Need to Know: June 21, 2022


You might have heard: Are media coops the business model of the future? (Columbia Journalism Review) 

But did you know: A Green Bay Packers-style approach to rescue Colorado newspaper (The Seattle Times) 

The Sentinel, a weekly newspaper in Aurora, Colo., is seeking a community ownership model, selling shares to local residents and supporters. The paper had previously sought donations from readers in the past and received substantial contributions, which inspired editor Dave Perry to pursue the community ownership model. Like many newspapers, The Sentinel struggled during the pandemic and has shrunk by more than half in the last decade. Joaquin Alvarado, a consultant who is leading the business transition, said the goal is to save and grow existing outlets, rather than starting new publications. “The smartest money is protecting these ones that have the credibility,” Alvarado said. 

+ Noted: Remains of U.K. journalist Phillips identified in Brazil (BBC News)


What local news organizations are learning by guiding audiences to practical information

API will host an open Zoom discussion on Monday, June 27, at 1 p.m. ET (10 a.m. PT) to discuss what local news organizations are learning about modern service journalism, or stories aimed at conveying practical information on topics like voting in a pandemic, hurricane preparedness and how people can access housing and health services. Much of this work is rooted in deep listening to community needs through engagement on various venues or platforms — for example, in-person or via messaging apps or text — and experiments that can build momentum for greater work. We’ll hear from four organizations that participated in API’s Local News Ideas to Action Fund (2021) or Trusted Elections Network Fund (2020). Participants are encouraged to share questions ahead of time. 


WHYY sent a reporter to listen to communities impacted by gun violence (WHYY) 

Sammy Caiola is WHYY’s first-ever gun violence prevention reporter, and she spent months talking to Philadelphians about the effects of gun violence and their work to fight it. She spent her first 60 days on a community listening tour of the city’s hardest hit neighborhoods — without publishing any stories. Instead, she attended school events, local meetings and public forums without a microphone, listening to what people said about their own experiences. She writes that such a time and resource commitment is “absolutely necessary” to cover such a sprawling, systemic issue.


Fact-checkers extend their global reach, but growth has slowed (Duke Reporters’ Lab) 

The number of fact-checkers around the world has doubled in the last six years, but the pace of growth has slowed over the last few years, according to Mark Stencel, Erica Ryan and Joel Luther of the Duke Reporters’ Lab. There are currently 378 active fact-checking projects around the world, with fact-checking now taking place in 69 languages on six continents. The Lab also finds that fact-checkers are relying less on rating systems, which succinctly summarize conclusions to prominently convey findings, with one editor saying his team found the ratings to be “a straitjacket.”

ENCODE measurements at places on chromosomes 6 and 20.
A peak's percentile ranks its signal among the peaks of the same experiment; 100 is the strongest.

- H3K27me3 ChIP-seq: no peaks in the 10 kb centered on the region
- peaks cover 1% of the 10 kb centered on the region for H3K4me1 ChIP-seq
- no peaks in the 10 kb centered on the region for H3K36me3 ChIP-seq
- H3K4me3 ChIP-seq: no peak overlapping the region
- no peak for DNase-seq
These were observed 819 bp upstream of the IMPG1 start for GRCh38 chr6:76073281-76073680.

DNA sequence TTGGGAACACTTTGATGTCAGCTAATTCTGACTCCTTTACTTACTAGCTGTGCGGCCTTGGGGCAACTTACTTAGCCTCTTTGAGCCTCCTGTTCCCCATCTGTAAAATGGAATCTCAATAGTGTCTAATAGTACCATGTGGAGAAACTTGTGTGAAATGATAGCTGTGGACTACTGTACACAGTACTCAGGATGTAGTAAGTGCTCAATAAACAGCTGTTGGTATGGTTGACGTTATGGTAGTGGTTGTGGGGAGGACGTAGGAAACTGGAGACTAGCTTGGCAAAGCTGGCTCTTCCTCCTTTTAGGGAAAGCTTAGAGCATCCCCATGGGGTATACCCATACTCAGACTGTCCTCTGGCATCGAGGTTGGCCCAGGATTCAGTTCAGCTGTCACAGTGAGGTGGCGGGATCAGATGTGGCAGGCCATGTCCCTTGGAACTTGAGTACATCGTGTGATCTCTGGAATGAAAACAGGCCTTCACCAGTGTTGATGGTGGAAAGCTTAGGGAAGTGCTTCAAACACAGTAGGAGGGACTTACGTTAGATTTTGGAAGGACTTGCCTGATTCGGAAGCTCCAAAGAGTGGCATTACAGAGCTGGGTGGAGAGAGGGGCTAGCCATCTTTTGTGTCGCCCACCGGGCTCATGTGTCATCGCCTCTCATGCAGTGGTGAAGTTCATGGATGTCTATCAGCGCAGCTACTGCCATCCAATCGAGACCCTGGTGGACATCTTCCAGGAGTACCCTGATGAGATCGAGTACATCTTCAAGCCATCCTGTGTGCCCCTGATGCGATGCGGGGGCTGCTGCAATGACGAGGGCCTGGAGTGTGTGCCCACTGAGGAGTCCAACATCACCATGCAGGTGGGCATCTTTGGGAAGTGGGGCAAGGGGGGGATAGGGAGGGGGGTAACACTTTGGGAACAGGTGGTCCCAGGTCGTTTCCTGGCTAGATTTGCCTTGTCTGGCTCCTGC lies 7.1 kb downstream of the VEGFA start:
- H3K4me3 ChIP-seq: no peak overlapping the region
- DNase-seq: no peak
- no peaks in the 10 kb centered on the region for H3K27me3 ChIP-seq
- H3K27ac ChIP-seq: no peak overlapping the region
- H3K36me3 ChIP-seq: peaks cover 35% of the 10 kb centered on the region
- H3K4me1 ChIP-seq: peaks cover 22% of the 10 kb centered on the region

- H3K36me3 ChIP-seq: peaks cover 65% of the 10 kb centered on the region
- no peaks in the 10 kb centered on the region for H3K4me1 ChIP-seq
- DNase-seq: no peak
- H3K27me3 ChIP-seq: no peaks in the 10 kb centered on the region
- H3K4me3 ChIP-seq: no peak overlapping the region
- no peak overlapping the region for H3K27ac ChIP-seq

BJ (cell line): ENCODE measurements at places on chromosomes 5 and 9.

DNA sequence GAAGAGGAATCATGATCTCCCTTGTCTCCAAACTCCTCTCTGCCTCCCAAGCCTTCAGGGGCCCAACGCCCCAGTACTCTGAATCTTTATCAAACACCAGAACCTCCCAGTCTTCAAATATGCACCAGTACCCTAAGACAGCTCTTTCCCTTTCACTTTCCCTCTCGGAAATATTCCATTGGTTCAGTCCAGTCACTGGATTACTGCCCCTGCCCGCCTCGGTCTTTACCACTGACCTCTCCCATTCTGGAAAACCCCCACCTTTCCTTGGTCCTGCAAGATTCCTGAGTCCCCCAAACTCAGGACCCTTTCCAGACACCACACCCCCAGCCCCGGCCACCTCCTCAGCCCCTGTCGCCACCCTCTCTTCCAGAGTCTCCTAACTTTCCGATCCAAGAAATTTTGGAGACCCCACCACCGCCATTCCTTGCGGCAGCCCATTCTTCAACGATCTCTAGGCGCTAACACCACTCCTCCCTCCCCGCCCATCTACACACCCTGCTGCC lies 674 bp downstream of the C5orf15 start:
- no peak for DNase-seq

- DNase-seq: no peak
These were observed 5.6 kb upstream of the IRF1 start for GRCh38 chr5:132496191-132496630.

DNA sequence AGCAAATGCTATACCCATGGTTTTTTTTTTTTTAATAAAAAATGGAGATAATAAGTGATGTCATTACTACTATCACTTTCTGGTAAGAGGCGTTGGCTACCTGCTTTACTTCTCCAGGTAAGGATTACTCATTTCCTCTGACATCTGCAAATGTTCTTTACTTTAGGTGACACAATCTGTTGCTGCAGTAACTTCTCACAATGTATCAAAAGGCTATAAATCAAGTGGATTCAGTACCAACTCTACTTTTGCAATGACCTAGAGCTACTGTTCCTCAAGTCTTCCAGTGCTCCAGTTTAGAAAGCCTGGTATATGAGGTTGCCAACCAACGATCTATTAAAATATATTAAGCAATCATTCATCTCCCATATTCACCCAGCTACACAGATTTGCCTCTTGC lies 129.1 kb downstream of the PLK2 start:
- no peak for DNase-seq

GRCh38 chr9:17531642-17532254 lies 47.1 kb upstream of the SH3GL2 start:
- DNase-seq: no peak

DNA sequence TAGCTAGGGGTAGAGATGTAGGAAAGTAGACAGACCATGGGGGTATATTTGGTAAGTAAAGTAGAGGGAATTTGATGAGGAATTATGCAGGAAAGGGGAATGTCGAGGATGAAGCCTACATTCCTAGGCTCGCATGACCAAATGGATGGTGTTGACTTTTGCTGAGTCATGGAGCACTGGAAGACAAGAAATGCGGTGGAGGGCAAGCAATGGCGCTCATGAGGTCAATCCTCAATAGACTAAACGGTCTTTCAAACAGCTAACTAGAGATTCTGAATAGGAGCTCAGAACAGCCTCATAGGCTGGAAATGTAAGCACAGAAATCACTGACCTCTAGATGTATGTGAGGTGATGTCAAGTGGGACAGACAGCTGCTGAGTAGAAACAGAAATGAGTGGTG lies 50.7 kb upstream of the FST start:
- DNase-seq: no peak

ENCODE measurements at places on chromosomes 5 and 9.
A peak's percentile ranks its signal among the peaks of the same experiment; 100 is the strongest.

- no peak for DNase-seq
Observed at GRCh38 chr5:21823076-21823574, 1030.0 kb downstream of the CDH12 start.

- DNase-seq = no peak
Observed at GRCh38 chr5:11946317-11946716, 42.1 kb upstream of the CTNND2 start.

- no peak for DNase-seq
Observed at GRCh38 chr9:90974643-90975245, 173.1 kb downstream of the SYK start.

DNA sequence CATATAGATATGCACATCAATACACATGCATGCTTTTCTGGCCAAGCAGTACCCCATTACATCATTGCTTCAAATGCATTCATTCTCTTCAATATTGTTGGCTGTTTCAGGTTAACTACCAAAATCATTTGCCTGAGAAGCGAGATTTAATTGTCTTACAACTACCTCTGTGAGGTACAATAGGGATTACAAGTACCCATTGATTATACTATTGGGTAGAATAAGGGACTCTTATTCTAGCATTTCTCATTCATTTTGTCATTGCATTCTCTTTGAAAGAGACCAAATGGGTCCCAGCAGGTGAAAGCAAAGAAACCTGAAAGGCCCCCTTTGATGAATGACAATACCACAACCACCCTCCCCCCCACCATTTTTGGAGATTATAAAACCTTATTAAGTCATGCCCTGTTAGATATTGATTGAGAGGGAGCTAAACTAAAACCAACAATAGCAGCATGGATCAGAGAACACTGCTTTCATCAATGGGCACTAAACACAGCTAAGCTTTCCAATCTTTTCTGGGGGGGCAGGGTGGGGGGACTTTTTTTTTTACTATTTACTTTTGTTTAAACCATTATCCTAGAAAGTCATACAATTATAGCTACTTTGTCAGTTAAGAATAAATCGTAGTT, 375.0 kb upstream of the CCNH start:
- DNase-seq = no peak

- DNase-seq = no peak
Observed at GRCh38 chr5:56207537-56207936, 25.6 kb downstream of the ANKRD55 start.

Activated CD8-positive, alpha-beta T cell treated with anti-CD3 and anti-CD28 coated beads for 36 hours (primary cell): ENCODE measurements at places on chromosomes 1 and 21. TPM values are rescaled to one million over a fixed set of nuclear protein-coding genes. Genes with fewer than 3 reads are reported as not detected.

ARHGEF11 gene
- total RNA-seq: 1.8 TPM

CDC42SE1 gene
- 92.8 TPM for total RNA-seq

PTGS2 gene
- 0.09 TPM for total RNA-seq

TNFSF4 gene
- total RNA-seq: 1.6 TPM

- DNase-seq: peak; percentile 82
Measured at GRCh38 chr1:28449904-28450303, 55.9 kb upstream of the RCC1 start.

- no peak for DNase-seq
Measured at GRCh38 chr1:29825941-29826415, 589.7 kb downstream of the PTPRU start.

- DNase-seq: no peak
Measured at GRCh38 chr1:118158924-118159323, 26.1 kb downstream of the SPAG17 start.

+ The Times of London withdrew a story about Boris Johnson and his wife without explanation after printing it in some editions (The Guardian) 


Facebook looks ready to divorce the news industry, and I doubt couples counseling will help (Nieman Lab) 

Following recent reports that Facebook is likely to not renew deals with news publishers and is attempting to become more like the video platform TikTok, Joshua Benton argues that the social network is “ready for a divorce” from the news industry. He writes that while Facebook saw news as a valuable traffic driver back in 2015, the swarm of misinformation that grew during the 2016 election pushed the company to de-emphasize news on the platform. Facebook is also reeling from the move by governments — originally Australia, increasingly elsewhere — to force the company to pay news outlets for linking to content. Benton writes that Facebook’s association with news has always been “a weird match.” “It’s time for everyone to move on.” 


The weaponization of ‘trust’ (Rappler) 

Last week, the Reuters Institute released its 2022 Digital News Report, an annual assessment of the industry which also looks at which brands are most trusted around the world. Gemma B. Mendoza of Rappler, a news site in the Philippines, says that the report’s findings that the site is not “trusted” are used as a political tool by those opposed to the site’s independent journalism. Mendoza calls on the Institute’s director, Rasmus Kleis Nielsen, to be more transparent about how the term “trust” is used and what makes a brand trustworthy. “Because by not placing its scoreboard in the proper context, this yearly exercise becomes nothing more than a popularity contest,” Mendoz argues. “It can be weaponized against any news organization who dares speak truth to power.”

+ Related: The research of the Reuters Institute shouldn’t be abused to attack Rappler (Reuters Institute) 


Infighting overshadows big plans at The Washington Post (The New York Times) 

One year after starting as executive editor at The Washington Post, Sally Buzbee is dealing with a frustrated newsroom. After two social media-oriented controversies — which one editor described as “a proxy for newsroom culture” — Buzbee is trying to institute a clearer social media policy for staffers. But, Katie Robertson and Benjamin Mullin report, staffers have accused newsroom leadership of indulging “star” reporters, not being accessible enough to rank-and-file employees and showing bias to the national desk over metro reporting teams.  

+ Related: The Washington Post’s strange journey from ousting Richard Nixon to ousting Felicia Sonmez (Politico)